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  • Picower Institute and the paper s lead author Only the lonely Matthews first identified the loneliness neurons somewhat serendipitously while studying a completely different topic As a PhD student at Imperial College London she was investigating how drugs affect the brain particularly dopamine neurons She originally planned to study how drug abuse influences the DRN a brain region that had not been studied very much As part of the experiment each mouse was isolated for 24 hours and Matthews noticed that in the control mice which had not received any drugs there was a strengthening of connections in the DRN following the isolation period Further studies both at Imperial College London and then in Tye s lab at MIT revealed that these neurons were responding to the state of isolation When animals are housed together DRN neurons are not very active However during a period of isolation these neurons become sensitized to social contact and when the animals are reunited with other mice DRN activity surges At the same time the mice become much more sociable than animals that had not been isolated When the researchers suppressed DRN neurons using optogenetics a technique that allows them to control brain activity with light they found that isolated mice did not show the same rebound in sociability when they were re introduced to other mice That suggested these neurons are important for the isolation induced rebound in sociability Tye says When people are isolated for a long time and then they re reunited with other people they re very excited there s a surge of social interaction We think that this adaptive and evolutionarily conserved trait is what we are modeling in mice and these neurons could play a role in that increased motivation to socialize Social dominance The researchers also found that animals with a higher rank in the social hierarchy were more responsive to changes in DRN activity suggesting that they may be more susceptible to feelings of loneliness following isolation The social experience of every animal is not the same in a group Tye says If you re the dominant mouse maybe you love your social environment And if you re the subordinate mouse and you re being beat up every day maybe it s not so fun Maybe you feel socially excluded already The findings represent an amazing cornerstone for future studies of loneliness says Alcino Silva a professor of neurobiology psychiatry and psychology at the David Geffen School of Medicine at UCLA who was not involved in the research There is something poetic and fascinating about the idea that modern neuroscience tools have allowed us to reach to the very depths of the human soul and that in this search we have discovered that even the most human of emotions loneliness is shared in some recognizable form with even one of our distant mammalian relatives the mouse Silva says The researchers are now studying whether these neurons actually detect loneliness or are responsible for driving the response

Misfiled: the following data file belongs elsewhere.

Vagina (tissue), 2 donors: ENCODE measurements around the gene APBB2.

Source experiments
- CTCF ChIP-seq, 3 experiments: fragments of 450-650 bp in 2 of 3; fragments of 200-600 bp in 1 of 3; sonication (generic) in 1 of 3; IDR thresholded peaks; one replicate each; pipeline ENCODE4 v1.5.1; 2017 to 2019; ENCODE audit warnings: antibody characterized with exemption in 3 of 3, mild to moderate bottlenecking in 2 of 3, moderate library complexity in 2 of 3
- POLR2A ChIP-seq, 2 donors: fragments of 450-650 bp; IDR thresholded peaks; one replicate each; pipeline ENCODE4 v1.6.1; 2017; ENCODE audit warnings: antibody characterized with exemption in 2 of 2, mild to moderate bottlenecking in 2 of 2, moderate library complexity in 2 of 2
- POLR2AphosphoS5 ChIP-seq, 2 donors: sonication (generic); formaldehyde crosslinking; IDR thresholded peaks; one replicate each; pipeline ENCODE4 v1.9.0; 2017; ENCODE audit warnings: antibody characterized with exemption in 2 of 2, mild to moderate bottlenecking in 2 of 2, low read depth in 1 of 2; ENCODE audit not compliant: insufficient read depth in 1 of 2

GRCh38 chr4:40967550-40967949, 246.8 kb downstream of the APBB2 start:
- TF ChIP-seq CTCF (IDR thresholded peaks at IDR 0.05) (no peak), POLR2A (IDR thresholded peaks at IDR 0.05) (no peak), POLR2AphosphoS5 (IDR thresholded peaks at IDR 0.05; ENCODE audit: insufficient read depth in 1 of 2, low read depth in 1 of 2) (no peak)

Original URL path: https://picower.mit.edu/cms/20160211/pinpointing-loneliness-in-the-brain/ (2016-04-25)